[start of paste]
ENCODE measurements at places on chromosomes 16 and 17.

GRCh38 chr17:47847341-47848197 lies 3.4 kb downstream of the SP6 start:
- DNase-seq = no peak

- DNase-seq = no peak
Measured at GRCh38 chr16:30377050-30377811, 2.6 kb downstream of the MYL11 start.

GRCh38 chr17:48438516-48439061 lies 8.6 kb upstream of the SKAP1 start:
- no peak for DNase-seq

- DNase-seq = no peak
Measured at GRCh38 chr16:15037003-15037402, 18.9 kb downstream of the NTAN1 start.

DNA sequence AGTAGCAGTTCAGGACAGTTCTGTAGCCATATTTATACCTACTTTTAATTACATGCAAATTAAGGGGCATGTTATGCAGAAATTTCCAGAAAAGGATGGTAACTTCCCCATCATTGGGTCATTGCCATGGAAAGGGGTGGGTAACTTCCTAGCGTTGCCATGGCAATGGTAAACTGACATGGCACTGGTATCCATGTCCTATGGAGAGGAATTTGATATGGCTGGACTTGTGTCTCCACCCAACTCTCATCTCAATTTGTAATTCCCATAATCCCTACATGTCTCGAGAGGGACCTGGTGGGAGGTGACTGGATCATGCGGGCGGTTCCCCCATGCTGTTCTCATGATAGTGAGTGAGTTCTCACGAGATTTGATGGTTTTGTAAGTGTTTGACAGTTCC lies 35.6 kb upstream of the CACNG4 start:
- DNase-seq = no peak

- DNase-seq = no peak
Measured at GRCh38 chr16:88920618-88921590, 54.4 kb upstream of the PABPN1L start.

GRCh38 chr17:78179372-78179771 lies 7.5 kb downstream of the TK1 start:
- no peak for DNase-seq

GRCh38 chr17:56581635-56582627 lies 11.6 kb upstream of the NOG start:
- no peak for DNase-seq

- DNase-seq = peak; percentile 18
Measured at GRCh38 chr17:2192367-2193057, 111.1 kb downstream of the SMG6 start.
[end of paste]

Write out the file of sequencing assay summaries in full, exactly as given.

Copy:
ENCODE measurements at places on chromosomes 16 and 17.

GRCh38 chr17:47847341-47848197 lies 3.4 kb downstream of the SP6 start:
- DNase-seq = no peak

- DNase-seq = no peak
Measured at GRCh38 chr16:30377050-30377811, 2.6 kb downstream of the MYL11 start.

GRCh38 chr17:48438516-48439061 lies 8.6 kb upstream of the SKAP1 start:
- no peak for DNase-seq

- DNase-seq = no peak
Measured at GRCh38 chr16:15037003-15037402, 18.9 kb downstream of the NTAN1 start.

DNA sequence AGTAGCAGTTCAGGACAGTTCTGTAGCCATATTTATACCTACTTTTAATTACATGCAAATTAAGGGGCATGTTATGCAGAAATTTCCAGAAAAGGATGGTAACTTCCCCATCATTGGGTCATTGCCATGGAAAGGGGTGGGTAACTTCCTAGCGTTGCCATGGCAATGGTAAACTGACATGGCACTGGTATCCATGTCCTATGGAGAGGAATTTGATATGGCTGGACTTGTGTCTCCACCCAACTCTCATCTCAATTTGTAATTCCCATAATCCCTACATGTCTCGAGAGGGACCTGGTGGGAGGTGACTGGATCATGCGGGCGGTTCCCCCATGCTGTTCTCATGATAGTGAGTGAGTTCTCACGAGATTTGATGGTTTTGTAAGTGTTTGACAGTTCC lies 35.6 kb upstream of the CACNG4 start:
- DNase-seq = no peak

- DNase-seq = no peak
Measured at GRCh38 chr16:88920618-88921590, 54.4 kb upstream of the PABPN1L start.

GRCh38 chr17:78179372-78179771 lies 7.5 kb downstream of the TK1 start:
- no peak for DNase-seq

GRCh38 chr17:56581635-56582627 lies 11.6 kb upstream of the NOG start:
- no peak for DNase-seq

- DNase-seq = peak; percentile 18
Measured at GRCh38 chr17:2192367-2193057, 111.1 kb downstream of the SMG6 start.